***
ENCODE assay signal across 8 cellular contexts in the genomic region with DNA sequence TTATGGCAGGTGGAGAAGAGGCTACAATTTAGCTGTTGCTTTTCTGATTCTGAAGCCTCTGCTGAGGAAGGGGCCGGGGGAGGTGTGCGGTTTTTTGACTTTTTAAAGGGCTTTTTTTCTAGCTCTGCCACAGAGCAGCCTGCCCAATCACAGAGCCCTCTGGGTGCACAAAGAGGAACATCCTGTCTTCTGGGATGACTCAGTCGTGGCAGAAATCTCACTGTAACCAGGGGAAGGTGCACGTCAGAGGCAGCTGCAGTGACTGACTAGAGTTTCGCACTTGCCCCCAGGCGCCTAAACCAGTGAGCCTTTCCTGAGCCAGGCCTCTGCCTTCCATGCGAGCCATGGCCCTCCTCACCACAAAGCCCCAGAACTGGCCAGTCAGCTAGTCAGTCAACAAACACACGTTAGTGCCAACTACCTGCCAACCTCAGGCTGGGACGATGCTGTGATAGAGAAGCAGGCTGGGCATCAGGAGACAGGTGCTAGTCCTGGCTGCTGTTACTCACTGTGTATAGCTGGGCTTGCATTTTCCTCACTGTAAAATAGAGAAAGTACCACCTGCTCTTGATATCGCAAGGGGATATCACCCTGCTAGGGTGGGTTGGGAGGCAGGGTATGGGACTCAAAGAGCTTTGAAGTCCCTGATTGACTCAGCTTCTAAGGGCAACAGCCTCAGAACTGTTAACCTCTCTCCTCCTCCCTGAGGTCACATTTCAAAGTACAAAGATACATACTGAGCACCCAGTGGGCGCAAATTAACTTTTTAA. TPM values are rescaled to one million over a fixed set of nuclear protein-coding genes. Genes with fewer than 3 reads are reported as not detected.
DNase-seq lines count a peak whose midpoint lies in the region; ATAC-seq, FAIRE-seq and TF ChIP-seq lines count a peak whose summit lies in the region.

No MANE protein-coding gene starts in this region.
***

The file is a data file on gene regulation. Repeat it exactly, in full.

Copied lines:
ENCODE assay signal across 8 cellular contexts in the genomic region with DNA sequence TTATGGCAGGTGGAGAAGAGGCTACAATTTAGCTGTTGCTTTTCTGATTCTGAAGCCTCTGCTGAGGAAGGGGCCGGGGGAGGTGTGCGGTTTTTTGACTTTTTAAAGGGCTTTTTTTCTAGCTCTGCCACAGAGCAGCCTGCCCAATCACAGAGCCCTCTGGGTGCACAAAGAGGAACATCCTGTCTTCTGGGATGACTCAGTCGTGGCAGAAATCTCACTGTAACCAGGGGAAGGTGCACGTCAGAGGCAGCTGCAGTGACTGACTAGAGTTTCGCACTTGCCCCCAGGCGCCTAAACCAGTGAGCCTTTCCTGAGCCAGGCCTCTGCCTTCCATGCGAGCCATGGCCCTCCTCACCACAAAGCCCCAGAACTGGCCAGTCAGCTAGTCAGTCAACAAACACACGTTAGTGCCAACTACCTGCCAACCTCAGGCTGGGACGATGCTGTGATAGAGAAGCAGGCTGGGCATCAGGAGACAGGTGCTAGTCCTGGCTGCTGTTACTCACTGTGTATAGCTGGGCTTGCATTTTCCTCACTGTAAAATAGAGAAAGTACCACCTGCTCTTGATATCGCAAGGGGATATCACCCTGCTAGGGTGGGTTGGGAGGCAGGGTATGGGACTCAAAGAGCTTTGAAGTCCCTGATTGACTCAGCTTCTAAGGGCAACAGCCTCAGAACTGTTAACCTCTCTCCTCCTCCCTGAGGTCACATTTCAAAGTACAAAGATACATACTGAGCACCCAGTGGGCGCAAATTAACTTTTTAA. TPM values are rescaled to one million over a fixed set of nuclear protein-coding genes. Genes with fewer than 3 reads are reported as not detected.
DNase-seq lines count a peak whose midpoint lies in the region; ATAC-seq, FAIRE-seq and TF ChIP-seq lines count a peak whose summit lies in the region.

No MANE protein-coding gene starts in this region.